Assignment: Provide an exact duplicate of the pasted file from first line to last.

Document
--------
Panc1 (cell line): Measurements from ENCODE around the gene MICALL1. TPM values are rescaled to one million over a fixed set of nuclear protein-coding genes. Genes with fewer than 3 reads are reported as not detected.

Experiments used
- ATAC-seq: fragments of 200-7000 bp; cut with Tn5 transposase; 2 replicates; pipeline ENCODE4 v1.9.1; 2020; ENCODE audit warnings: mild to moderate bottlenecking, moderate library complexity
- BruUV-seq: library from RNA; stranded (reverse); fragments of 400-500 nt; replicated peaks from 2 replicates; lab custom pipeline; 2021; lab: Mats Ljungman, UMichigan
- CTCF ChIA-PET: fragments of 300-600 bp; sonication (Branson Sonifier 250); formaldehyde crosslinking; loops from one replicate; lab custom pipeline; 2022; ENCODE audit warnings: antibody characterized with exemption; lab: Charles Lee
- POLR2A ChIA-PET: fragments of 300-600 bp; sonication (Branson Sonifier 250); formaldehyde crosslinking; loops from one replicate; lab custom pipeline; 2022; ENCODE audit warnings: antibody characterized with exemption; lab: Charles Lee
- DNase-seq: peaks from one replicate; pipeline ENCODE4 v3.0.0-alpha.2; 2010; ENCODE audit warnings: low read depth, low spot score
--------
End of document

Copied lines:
Panc1 (cell line): Measurements from ENCODE around the gene MICALL1. TPM values are rescaled to one million over a fixed set of nuclear protein-coding genes. Genes with fewer than 3 reads are reported as not detected.

Experiments used
- ATAC-seq: fragments of 200-7000 bp; cut with Tn5 transposase; 2 replicates; pipeline ENCODE4 v1.9.1; 2020; ENCODE audit warnings: mild to moderate bottlenecking, moderate library complexity
- BruUV-seq: library from RNA; stranded (reverse); fragments of 400-500 nt; replicated peaks from 2 replicates; lab custom pipeline; 2021; lab: Mats Ljungman, UMichigan
- CTCF ChIA-PET: fragments of 300-600 bp; sonication (Branson Sonifier 250); formaldehyde crosslinking; loops from one replicate; lab custom pipeline; 2022; ENCODE audit warnings: antibody characterized with exemption; lab: Charles Lee
- POLR2A ChIA-PET: fragments of 300-600 bp; sonication (Branson Sonifier 250); formaldehyde crosslinking; loops from one replicate; lab custom pipeline; 2022; ENCODE audit warnings: antibody characterized with exemption; lab: Charles Lee
- DNase-seq: peaks from one replicate; pipeline ENCODE4 v3.0.0-alpha.2; 2010; ENCODE audit warnings: low read depth, low spot score